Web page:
"Good teaching is one-fourth preparation and three-fourths theater." ~ Gail Godwin, American novelist
"If you have stage fright, it never goes away. But then I wonder: is the key to that magical performance because of the fear?" ~ Stevie Nicks
Today marked my first college class teaching. My friend, Jamie, teaches an introductory political science and an elections class at Hunter College. He asked if I would come in and guest teach on the topic of social media and popular elections. With a great amount of nervousness, I accepted and went this morning at 10am to teach 2 sessions.
I have a secret - I have an awful case of stage fright. I've been known to get sick to my stomach several times before making a presentation or acting in a performance. I have a few techniques I have tried over the years and only one really seems to work: quit whining and just do it. It's amazing that once I get to the stage or the front of the room, I'm completely fine. It's the anticipation of performance that brings on the butterflies.
And so it was at Hunter. I had made copious lecture notes and rehearsed in my apartment. I was wringing my hands a bit, and worrying. Would I add any value? Would the students think what I had to say was relevant? What if I couldn't answer a question? And here's the truly terrifying one - what if there was no reaction at all from anyone? What if all I heard was crickets amid a sea of empty, expressionless faces? Ouch.
True to past experience, none of these things happened. The classes were engaged, interested, and interesting. I learned as much as they did in the course of the preparation and the class itself. Teaching is exactly like theatre with an added component of more front-loaded research, and theatre and research I know I can do. What surprised me most is how much I loved teaching a college class. Truly loved it. The time flew by, and when I was finished, I wanted to teach another session. Yes, the PhD-route is certainly the right one for me. Now I know that for sure.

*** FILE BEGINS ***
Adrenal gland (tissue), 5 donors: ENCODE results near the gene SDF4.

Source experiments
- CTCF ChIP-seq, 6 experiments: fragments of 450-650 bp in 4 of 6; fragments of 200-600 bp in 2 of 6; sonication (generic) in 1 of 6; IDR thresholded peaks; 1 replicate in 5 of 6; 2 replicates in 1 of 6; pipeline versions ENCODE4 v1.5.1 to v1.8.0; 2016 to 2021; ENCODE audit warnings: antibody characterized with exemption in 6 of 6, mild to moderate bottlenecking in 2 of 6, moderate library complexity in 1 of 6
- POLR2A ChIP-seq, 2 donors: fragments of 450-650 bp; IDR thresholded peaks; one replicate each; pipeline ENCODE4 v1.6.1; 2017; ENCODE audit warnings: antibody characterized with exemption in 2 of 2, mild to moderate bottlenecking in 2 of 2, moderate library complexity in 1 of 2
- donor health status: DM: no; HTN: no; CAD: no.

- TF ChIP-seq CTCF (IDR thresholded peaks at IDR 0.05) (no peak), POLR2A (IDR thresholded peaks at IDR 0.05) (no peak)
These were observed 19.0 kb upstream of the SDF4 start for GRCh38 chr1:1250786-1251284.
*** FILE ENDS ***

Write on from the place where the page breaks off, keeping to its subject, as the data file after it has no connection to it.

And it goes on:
In preparation for the class, I have had the great fortunate of amazing professors as clear examples. At Darden where I got my MBA, professors teach the case method. No lecturing allowed. The professor's job is to draw students out, to engage them immediately, and keep the dialogue flowing non-stop for close to two hours. This is no easy task and for two years I had the privilege to sit with masters of this teaching method like Ed Freeman, Robert Spekman, and Alex Horniman.
I have also been watching and studying Michael Sandel, a professor at Harvard who teaches a wildly popular class entitled simply "Justice". For the first time, the class is being shown on-line for free at http://www.justiceharvard.org. Every Thursday a new class is uploaded. Sandel, like my Darden professors, is a master teacher that manages to engage and facilitate discussion in a very large lecture hall. Watching him made me re-consider teaching as a profession, and reignited my interest in going back to school and getting a PhD. I must remember to send him a thank you card.
I have just created an account on slideshare.net and uploaded the presentation I gave this morning at Hunter. I build presentations as guides for a discussion and not stand-alone documents. I'm glad to walk anyone through the presentation if they're interested!